He’d give you brilliant advice subsequently.
Yes, he—that dreadful word—he critiqued my work. I showed him everything I wrote from the age of fifteen on, and he treated it absolutely on a level with professional work. He never pretended for one second that I was a child: he just treated it seriously, and I learned a great deal very quickly. I’ve said before: as a result of Oscar I think I probably knew more about writing musicals at the age of nineteen than most people do at the age of ninety.

What was he like?
He was exactly the reverse of the image of his lyrics. He was a very sharp city boy, as opposed to somebody who sat on a porch with a stick of hay in his teeth and looked at the cattle. Which he also did. But he was a very good critic and very sharp-tongued. Not mean but sharp. He was in fact a sophisticated man. I once asked him why he didn’t write sophisticated musicals, and he said: you mean musicals that take place in penthouses with people smoking with cigarette holders? I said: well, yes, if you want to put it that way. He said: because it really doesn’t interest me. And in fact it didn’t: what interested him was quite the reverse of what his life was like. Not that he was a partygoer or anything like that, but he was a sophisticate. He was enormously kind and generous, and a true idealist and a true optimist. What he writes about often in his lyrics, that did fit him: he was an optimist. I won’t say he always looked on the lighter side, but he believed in the better part of mankind not in the worse. And he did not die a disillusioned man.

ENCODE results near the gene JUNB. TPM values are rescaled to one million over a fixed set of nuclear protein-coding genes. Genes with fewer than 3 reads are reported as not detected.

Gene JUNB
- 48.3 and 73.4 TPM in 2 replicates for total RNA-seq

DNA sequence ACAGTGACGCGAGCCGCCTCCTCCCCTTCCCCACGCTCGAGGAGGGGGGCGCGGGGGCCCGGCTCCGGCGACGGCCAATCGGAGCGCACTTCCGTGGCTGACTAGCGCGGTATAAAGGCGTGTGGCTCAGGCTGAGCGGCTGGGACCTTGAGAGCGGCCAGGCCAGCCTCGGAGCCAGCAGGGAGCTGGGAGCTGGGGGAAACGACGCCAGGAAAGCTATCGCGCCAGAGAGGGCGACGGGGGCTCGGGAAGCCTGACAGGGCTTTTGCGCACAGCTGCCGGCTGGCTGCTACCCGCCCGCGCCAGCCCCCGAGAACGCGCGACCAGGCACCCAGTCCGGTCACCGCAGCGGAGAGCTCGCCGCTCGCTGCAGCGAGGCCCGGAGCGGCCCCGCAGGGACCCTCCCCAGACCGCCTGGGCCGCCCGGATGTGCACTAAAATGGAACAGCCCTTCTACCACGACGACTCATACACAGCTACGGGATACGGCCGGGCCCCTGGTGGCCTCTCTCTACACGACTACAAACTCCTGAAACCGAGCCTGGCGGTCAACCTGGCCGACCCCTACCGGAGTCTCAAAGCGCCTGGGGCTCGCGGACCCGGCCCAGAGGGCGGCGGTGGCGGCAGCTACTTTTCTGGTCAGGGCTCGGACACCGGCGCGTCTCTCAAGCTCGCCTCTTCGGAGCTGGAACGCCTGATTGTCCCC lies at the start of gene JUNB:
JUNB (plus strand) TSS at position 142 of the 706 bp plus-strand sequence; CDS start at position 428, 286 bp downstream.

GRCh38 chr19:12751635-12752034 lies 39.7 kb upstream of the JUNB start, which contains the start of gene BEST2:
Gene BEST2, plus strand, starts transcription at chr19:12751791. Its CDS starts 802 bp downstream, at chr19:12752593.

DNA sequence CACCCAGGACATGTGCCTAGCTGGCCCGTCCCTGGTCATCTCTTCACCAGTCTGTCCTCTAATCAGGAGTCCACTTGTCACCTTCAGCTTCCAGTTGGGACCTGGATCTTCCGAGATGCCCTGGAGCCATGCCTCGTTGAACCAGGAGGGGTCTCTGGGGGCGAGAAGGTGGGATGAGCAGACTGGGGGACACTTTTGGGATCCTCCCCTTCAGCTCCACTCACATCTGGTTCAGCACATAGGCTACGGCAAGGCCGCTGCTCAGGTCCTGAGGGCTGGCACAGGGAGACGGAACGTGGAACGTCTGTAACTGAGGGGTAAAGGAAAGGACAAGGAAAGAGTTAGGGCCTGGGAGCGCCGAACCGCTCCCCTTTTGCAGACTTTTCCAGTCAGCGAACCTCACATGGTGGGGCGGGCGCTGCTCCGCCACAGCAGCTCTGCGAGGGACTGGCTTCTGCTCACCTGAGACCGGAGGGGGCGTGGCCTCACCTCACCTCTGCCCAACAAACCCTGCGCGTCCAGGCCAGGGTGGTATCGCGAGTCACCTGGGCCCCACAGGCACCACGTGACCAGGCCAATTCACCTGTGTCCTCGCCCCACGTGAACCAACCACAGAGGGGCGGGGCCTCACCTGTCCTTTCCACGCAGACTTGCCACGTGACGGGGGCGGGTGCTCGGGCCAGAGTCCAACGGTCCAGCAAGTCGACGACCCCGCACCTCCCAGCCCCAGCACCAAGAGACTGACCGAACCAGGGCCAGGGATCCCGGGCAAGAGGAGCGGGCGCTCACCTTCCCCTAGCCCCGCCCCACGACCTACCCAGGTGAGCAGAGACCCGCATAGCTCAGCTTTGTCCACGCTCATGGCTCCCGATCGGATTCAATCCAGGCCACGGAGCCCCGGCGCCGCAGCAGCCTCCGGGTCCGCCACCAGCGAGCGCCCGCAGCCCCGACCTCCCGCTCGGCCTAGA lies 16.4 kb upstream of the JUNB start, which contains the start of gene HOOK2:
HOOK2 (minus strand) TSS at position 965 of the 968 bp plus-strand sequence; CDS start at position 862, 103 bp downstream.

Did the book musical come into being as a result mostly of Oscar Hammerstein’s work?